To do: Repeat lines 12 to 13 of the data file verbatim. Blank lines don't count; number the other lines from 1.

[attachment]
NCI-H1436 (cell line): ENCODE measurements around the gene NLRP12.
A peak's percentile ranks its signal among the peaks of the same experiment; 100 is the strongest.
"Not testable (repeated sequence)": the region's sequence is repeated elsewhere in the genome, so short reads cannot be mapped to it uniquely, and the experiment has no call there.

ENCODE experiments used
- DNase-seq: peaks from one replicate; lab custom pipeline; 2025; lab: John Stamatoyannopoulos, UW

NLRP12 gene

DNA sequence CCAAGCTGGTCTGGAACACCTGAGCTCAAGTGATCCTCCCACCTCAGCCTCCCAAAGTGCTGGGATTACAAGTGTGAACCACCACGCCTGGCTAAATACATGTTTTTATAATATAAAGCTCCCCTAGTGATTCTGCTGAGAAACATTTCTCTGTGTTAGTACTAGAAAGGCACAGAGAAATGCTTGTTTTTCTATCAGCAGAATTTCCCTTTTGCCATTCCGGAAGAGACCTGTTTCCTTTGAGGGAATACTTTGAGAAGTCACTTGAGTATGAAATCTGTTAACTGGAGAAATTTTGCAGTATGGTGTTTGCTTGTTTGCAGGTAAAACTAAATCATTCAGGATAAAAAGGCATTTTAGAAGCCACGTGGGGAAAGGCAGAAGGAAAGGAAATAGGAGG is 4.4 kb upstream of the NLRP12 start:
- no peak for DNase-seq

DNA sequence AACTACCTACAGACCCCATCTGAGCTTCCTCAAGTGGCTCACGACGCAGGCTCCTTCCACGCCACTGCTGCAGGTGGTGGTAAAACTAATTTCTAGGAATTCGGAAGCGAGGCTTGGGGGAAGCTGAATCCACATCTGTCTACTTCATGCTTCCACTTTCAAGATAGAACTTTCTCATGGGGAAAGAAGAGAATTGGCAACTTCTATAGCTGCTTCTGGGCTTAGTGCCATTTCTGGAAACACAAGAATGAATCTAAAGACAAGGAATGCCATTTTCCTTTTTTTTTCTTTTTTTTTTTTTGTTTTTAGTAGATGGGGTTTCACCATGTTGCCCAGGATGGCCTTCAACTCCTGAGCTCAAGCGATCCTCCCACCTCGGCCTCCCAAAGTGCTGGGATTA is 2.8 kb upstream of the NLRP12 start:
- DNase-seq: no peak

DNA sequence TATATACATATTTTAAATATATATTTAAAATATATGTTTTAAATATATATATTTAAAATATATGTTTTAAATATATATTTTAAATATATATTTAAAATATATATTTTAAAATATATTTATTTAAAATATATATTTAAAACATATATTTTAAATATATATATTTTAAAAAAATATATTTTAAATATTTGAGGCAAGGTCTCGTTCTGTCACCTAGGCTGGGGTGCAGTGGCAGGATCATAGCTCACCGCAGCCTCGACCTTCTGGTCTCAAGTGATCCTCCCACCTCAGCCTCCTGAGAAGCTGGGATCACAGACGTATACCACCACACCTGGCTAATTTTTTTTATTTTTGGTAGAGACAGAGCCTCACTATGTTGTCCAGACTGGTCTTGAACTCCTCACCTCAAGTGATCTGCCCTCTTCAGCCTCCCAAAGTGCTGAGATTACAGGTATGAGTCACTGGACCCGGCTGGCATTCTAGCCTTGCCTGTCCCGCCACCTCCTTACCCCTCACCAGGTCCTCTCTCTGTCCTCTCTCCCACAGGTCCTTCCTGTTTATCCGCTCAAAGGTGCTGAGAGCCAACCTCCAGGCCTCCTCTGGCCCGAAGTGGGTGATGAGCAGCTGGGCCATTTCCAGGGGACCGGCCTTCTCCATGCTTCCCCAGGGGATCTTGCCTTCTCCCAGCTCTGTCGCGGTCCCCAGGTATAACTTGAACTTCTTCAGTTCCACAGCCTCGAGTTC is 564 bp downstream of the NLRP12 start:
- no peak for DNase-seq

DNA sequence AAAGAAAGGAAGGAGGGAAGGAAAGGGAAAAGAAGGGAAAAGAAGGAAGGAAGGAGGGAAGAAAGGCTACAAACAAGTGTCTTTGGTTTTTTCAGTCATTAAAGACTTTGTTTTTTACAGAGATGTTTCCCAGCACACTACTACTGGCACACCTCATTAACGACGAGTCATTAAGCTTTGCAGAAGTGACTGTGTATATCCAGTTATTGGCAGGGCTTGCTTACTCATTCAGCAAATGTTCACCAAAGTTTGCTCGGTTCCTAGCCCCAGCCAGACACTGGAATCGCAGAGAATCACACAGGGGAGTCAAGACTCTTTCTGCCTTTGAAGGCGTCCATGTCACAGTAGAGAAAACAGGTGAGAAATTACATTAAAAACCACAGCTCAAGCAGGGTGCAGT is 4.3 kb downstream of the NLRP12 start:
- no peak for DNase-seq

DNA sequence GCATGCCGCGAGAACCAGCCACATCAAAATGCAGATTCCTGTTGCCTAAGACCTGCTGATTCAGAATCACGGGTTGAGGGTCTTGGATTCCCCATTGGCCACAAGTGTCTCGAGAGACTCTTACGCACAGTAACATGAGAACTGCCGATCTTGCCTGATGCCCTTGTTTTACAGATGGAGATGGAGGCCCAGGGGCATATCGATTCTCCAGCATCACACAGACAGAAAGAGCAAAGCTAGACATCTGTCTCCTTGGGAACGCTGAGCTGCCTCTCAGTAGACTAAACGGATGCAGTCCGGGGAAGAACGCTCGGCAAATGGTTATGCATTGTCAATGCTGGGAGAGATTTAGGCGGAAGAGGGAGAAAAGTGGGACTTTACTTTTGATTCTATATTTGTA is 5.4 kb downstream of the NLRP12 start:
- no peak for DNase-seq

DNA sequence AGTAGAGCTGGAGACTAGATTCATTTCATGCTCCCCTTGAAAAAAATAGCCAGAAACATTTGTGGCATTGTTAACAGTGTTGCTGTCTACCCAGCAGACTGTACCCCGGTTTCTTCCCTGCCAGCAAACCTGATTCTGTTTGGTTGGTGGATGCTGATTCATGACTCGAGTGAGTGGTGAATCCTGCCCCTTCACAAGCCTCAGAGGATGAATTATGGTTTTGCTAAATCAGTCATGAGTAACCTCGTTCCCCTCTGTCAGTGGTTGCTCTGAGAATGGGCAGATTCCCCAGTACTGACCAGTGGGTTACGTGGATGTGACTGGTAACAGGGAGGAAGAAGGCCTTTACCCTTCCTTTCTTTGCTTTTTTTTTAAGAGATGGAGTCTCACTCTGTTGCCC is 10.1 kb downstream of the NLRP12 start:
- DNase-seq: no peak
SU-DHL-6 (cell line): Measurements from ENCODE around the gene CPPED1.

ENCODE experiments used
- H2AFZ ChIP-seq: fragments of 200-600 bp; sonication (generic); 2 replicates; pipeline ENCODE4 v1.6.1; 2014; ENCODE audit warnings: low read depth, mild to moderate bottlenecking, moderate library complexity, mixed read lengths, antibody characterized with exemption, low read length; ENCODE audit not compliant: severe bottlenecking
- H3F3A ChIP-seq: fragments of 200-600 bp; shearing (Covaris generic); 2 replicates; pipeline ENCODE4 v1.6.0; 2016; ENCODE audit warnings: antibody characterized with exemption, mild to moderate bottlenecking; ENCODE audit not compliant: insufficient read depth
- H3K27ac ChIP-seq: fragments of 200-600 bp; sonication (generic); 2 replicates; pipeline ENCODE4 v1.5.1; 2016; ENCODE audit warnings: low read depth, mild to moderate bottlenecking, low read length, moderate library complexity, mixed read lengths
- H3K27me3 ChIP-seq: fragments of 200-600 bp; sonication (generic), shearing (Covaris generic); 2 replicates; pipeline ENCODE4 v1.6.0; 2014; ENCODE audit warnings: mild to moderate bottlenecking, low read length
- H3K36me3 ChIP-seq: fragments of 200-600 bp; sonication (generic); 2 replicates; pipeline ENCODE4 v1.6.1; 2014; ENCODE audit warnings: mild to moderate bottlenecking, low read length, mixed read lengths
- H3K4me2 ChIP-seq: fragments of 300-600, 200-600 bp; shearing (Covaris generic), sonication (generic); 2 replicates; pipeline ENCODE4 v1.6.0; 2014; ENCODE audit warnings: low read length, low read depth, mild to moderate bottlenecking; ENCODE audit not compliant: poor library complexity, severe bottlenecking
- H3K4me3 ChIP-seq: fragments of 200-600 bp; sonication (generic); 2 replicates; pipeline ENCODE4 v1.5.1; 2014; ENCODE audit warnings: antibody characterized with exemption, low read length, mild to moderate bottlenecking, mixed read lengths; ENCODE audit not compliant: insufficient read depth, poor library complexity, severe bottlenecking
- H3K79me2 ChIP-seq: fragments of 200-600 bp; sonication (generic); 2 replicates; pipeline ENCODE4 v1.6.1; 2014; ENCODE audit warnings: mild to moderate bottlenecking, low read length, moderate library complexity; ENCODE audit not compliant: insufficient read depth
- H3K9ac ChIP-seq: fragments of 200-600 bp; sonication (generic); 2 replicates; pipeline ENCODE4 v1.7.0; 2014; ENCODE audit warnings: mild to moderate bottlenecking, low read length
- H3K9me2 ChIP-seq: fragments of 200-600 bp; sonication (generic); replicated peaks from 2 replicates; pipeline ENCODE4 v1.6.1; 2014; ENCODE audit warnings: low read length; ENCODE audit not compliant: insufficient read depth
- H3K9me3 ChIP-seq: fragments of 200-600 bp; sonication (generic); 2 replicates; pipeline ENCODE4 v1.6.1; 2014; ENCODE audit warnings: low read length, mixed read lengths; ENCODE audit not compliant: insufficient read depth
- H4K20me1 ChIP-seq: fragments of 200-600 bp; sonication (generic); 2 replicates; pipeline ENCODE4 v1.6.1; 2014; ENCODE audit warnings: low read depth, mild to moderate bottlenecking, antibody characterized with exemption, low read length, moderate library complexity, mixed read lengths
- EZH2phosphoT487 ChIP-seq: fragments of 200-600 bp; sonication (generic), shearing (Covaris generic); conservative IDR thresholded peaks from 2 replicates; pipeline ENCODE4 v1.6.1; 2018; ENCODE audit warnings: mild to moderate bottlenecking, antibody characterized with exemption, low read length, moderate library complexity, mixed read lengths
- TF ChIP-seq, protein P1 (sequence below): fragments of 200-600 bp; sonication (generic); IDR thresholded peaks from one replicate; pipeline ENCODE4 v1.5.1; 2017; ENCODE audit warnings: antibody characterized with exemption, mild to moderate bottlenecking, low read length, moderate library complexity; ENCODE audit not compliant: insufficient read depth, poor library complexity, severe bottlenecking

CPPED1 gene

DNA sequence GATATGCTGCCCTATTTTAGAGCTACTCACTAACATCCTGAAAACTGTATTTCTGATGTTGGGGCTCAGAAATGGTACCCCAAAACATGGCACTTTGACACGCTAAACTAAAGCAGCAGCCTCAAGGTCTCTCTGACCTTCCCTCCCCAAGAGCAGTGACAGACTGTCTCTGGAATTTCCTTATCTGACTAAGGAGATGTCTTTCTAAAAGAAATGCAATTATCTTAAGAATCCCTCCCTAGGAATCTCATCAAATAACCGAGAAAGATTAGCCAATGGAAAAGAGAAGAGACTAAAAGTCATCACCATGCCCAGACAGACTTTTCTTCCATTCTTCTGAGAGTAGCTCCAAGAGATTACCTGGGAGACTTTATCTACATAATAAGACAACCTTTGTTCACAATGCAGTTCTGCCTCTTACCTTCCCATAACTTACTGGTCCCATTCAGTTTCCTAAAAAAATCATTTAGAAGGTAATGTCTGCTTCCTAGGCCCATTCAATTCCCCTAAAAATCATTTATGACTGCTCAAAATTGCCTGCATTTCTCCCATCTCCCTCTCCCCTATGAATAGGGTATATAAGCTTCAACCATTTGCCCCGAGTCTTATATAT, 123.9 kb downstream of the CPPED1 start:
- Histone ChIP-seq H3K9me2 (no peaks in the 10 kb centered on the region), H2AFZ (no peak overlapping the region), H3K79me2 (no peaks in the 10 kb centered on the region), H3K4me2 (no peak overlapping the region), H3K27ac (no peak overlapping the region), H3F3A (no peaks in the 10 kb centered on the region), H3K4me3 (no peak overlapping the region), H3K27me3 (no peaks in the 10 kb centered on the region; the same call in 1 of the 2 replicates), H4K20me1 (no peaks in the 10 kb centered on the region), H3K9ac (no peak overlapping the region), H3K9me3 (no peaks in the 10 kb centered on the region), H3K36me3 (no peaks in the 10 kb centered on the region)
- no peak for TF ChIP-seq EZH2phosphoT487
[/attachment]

- no peak for DNase-seq

DNA sequence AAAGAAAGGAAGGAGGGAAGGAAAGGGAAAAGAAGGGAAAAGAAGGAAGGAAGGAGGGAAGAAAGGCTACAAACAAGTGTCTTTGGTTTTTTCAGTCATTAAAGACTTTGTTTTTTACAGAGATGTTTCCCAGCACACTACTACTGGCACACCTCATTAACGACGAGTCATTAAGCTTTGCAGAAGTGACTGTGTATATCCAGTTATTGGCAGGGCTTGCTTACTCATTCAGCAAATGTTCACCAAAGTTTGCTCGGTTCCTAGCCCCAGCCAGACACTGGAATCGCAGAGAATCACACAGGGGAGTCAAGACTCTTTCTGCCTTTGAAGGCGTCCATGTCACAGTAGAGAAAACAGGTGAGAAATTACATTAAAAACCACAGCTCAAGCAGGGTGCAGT is 4.3 kb downstream of the NLRP12 start: